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Background

Göttingen inheres numerous excellent scientific institutions working on key aspects of neural adaptivity and dynamic plasticity. The spectrum of phenomena studied ranges from rapid changes of synaptic transmission between individual nerve cells, to the electrophysiological correlates of attention, and to psychophysical studies of human perception. In particular, past achievements of computational neuroscience research in Göttingen include e.g.
  • microscopic models of synaptic transmission (Trommershäuser et al. Biophys J 2003)

  • mathematical models for neural information processing operating with millisecond precision (Diesmann et al., Nature1999)

  • highly precise methods for the analysis of brain imaging data, used to demonstrate for the first time the impact of genetic factors on the layout of visual cortical circuits (Kaschube et al., J Neurosci. 2002)

  • conceptional models for the attentional modulation of visual cortical activity (Martinez-Trujillo & Treue, Neuron 2002)

  • predictions on universal dynamical signatures of activity-dependent pattern formation in the visual cortex (Wolf et al., Nature 1996; Wolf & Geisel, Nature 1998)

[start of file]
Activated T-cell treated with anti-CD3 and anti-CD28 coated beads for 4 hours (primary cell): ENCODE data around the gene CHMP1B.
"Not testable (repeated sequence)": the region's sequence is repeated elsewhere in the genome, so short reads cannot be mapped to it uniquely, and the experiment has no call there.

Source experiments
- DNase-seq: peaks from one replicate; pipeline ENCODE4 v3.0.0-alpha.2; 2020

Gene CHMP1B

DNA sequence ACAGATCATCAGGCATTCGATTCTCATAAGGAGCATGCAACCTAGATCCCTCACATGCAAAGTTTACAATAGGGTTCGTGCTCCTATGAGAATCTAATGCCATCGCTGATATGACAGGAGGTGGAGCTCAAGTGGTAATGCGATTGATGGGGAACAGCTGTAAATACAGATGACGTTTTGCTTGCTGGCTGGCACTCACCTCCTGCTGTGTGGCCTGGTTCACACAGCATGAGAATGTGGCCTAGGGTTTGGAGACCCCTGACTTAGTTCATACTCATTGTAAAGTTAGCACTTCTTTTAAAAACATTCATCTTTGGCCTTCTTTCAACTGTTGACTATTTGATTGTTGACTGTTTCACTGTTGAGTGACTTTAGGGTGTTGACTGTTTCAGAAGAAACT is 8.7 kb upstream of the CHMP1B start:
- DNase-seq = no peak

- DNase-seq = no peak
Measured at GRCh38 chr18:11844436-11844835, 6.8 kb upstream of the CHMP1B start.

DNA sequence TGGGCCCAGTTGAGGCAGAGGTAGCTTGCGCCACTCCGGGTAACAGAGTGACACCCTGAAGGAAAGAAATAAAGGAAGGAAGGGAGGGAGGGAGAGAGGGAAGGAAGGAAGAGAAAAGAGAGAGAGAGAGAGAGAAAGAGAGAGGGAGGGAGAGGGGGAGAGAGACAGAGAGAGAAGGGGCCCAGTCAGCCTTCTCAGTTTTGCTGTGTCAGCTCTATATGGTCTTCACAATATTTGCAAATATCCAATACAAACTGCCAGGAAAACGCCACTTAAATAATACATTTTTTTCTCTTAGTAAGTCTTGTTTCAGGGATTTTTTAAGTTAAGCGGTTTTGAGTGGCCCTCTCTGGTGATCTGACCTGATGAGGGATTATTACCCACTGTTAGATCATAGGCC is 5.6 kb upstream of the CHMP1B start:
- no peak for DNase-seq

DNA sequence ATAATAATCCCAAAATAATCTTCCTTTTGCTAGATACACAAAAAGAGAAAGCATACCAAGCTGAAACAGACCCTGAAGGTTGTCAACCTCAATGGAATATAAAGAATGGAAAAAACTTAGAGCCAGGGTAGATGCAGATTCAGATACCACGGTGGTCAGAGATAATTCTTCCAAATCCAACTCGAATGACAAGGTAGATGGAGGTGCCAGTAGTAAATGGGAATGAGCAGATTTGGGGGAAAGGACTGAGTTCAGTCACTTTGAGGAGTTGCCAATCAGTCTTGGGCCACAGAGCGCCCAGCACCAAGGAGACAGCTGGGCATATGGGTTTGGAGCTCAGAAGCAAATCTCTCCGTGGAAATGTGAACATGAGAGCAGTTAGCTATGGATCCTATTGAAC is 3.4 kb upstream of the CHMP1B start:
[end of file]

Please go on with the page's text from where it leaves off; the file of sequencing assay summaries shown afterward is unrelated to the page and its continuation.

• computational tools to discern and quantify the interactions between nerve cells in the living brain with high temporal resolution (Grün et al., Biol Cyb 2003)

  • model for topological speed limits to network synchronization (Timme et al., PRL 2004)

  • mathematical models for symmetry, multistability, andlong-range interactions in brain development (Wolf, PRL 2005)

  • fundamental studies on unique features of action potential initiation in cortical neurons (Naundorf et al., Nature 2006)

  • innovative technique for in situ background estimation in quantitative fluorescence imaging (Chen et al., Biophysical Journal 2006)

  • new sensor-driven neuronal controller with real-time online learning for fast biped walking (Geng at al., The International Journal of Robotic Research 2006)